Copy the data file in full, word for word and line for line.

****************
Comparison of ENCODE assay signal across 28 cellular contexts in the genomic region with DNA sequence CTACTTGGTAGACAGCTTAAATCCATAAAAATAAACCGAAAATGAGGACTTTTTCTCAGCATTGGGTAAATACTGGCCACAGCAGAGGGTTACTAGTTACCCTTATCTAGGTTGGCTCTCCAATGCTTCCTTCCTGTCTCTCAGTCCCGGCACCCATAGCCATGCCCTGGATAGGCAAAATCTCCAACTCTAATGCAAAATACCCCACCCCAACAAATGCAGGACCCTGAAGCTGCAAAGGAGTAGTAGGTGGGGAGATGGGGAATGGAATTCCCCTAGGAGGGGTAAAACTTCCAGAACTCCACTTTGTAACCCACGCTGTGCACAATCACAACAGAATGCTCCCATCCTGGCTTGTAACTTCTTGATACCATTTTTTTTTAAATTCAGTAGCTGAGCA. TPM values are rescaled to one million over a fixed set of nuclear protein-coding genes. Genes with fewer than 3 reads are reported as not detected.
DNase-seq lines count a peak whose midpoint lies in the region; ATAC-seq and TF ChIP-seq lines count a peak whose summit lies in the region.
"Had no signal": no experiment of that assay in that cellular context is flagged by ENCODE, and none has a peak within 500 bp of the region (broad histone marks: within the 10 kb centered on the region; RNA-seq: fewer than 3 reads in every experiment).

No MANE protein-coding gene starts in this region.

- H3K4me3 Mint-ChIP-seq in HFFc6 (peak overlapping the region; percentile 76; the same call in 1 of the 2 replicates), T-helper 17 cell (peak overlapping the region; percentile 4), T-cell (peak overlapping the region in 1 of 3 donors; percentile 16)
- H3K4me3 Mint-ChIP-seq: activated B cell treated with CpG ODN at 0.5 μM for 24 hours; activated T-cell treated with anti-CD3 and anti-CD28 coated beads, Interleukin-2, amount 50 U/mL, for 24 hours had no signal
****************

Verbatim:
Comparison of ENCODE assay signal across 28 cellular contexts in the genomic region with DNA sequence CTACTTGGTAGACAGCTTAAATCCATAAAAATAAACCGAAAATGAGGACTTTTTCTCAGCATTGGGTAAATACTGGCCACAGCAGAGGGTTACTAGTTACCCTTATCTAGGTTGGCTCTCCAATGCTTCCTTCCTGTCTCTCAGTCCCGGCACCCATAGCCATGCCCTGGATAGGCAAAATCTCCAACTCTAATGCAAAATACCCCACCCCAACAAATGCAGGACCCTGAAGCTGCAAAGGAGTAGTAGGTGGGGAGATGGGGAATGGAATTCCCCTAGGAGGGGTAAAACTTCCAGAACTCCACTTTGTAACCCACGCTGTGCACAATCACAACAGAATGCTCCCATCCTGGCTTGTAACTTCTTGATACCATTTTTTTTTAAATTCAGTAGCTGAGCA. TPM values are rescaled to one million over a fixed set of nuclear protein-coding genes. Genes with fewer than 3 reads are reported as not detected.
DNase-seq lines count a peak whose midpoint lies in the region; ATAC-seq and TF ChIP-seq lines count a peak whose summit lies in the region.
"Had no signal": no experiment of that assay in that cellular context is flagged by ENCODE, and none has a peak within 500 bp of the region (broad histone marks: within the 10 kb centered on the region; RNA-seq: fewer than 3 reads in every experiment).

No MANE protein-coding gene starts in this region.

- H3K4me3 Mint-ChIP-seq in HFFc6 (peak overlapping the region; percentile 76; the same call in 1 of the 2 replicates), T-helper 17 cell (peak overlapping the region; percentile 4), T-cell (peak overlapping the region in 1 of 3 donors; percentile 16)
- H3K4me3 Mint-ChIP-seq: activated B cell treated with CpG ODN at 0.5 μM for 24 hours; activated T-cell treated with anti-CD3 and anti-CD28 coated beads, Interleukin-2, amount 50 U/mL, for 24 hours had no signal